sub-field was always sent in the Response packet. This field sub-field was always sent in the Response packet. This field has
has been replaced in MS-CHAP-V2 by the Peer-Challenge field. been replaced in MS-CHAP-V2 by the Peer-Challenge field.
* The format of the Message field in the Failure packet has * The format of the Message field in the Failure packet has been
been changed. changed.
* The Change Password (version 1) and Change Password (version 2) * The Change Password (version 1) and Change Password (version 2)
packets are no longer supported. They have been replaced with a packets are no longer supported. They have been replaced with a
single Change-Password packet. single Change-Password packet.
2. LCP Configuration 2. LCP Configuration
The LCP configuration for MS-CHAP-V2 is identical to that for standard The LCP configuration for MS-CHAP-V2 is identical to that for
CHAP, except that the Algorithm field has value 0x81, rather than the standard CHAP, except that the Algorithm field has value 0x81, rather
MD5 value 0x05. PPP implementations which do not support MS-CHAP-V2, than the MD5 value 0x05. PPP implementations which do not support
but correctly implement LCP Config-Rej, should have no problem dealing MS-CHAP-V2, but correctly implement LCP Config-Rej, should have no
with this non-standard option. problem dealing with this non-standard option.
3. Challenge Packet 3. Challenge Packet
The MS-CHAP-V2 Challenge packet is identical in format to the standard The MS-CHAP-V2 Challenge packet is identical in format to the
CHAP Challenge packet. standard CHAP Challenge packet.
MS-CHAP-V2 authenticators send an 16-octet challenge Value field. Peers MS-CHAP-V2 authenticators send an 16-octet challenge Value field.
need not duplicate Microsoft's algorithm for selecting the 16-octet Peers need not duplicate Microsoft's algorithm for selecting the 16-
value, but the standard guidelines on randomness [1,2,7] SHOULD be octet value, but the standard guidelines on randomness [1,2,7] SHOULD
observed. be observed.
Microsoft authenticators do not currently provide information in the Microsoft authenticators do not currently provide information in the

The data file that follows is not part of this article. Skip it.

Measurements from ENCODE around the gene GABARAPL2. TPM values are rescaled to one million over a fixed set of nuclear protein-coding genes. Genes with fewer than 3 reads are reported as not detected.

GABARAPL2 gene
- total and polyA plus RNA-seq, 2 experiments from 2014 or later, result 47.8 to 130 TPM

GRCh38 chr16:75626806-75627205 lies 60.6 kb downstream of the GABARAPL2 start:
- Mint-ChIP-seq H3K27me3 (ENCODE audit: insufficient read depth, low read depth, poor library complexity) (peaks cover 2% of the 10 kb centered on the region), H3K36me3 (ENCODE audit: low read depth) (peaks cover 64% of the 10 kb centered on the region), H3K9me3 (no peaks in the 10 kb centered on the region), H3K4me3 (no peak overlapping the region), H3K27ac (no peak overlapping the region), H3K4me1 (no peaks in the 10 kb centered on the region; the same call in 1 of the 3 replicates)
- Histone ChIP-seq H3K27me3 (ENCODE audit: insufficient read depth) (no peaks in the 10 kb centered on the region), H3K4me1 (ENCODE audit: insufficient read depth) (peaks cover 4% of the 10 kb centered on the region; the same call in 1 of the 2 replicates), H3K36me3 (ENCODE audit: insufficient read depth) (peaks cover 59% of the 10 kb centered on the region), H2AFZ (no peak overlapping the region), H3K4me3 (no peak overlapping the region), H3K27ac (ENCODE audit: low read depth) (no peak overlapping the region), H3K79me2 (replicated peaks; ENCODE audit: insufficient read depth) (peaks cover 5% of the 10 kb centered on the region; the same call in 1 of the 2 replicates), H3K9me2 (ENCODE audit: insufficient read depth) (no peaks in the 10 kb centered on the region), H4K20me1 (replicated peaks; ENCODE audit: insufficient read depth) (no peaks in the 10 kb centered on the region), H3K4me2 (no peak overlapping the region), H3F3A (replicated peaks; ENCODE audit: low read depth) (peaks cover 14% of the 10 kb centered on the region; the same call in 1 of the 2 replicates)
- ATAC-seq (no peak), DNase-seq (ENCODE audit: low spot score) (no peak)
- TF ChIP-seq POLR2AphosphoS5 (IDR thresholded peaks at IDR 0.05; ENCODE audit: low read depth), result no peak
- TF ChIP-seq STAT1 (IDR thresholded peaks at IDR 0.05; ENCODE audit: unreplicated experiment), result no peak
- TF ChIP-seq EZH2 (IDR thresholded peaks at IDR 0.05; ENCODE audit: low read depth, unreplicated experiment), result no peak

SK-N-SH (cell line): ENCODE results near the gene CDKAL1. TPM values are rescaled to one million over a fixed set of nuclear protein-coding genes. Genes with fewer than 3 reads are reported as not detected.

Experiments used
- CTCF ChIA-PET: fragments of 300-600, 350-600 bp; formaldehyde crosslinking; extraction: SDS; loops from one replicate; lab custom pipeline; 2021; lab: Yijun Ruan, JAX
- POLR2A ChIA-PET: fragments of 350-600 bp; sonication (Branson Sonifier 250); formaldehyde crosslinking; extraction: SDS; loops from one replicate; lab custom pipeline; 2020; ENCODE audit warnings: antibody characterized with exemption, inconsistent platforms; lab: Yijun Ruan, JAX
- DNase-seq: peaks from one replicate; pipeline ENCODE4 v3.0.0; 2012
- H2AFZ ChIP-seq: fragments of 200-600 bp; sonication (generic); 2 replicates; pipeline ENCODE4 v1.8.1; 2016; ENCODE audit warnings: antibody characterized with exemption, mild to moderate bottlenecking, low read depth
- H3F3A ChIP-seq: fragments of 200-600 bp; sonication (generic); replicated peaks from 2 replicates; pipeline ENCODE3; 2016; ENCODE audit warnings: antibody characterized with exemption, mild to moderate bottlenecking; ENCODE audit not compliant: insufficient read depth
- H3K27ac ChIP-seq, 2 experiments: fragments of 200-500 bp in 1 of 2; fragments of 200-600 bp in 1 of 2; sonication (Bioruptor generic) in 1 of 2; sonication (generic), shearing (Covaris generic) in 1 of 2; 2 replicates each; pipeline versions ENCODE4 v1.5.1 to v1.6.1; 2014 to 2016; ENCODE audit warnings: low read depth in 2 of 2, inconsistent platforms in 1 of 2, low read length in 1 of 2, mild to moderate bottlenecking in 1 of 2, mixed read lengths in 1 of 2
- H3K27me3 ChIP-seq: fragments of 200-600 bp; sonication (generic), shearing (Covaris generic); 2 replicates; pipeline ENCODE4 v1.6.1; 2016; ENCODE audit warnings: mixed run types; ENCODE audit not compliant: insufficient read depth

Name field. This may change in the future. Name field. This may change in the future.
4. Response Packet 4. Response Packet
The MS-CHAP-V2 Response packet is identical in format to the standard The MS-CHAP-V2 Response packet is identical in format to the standard
CHAP Response packet. However, the Value field is sub-formatted CHAP Response packet. However, the Value field is sub-formatted
differently as follows: differently as follows:
16 octets: Peer-Challenge 16 octets: Peer-Challenge
8 octets: Reserved, must be zero 8 octets: Reserved, must be zero
24 octets: NT-Response 24 octets: NT-Response
1 octet : Flags 1 octet : Flags
The Peer-Challenge field is a 16-octet random number. As the name The Peer-Challenge field is a 16-octet random number. As the name
implies, it is generated by the peer and is used in the calculation of implies, it is generated by the peer and is used in the calculation
the NT-Response field, below. Peers need not duplicate Microsoft's of the NT-Response field, below. Peers need not duplicate
algorithm for selecting the 16-octet value, but the standard guidelines Microsoft's algorithm for selecting the 16-octet value, but the
on randomness [1,2,7] SHOULD be observed. standard guidelines on randomness [1,2,7] SHOULD be observed.
The NT-Response field is an encoded function of the password, the user The NT-Response field is an encoded function of the password, the
name, the contents of the Peer-Challenge field and the received user name, the contents of the Peer-Challenge field and the received
challenge as output by the routine GenerateNTResponse() (see section challenge as output by the routine GenerateNTResponse() (see section
11.1, below). The Windows NT password is a string of 0 to 8.1, below). The Windows NT password is a string of 0 to
(theoretically) 256 case-sensitive Unicode [8] characters. Current (theoretically) 256 case-sensitive Unicode [8] characters. Current
versions of Windows NT limit passwords to 14 characters, mainly for versions of Windows NT limit passwords to 14 characters, mainly for
compatibility reasons; this may change in the future. When computing compatibility reasons; this may change in the future. When computing
the NT-Response field contents, only the user name is used, without any the NT-Response field contents, only the user name is used, without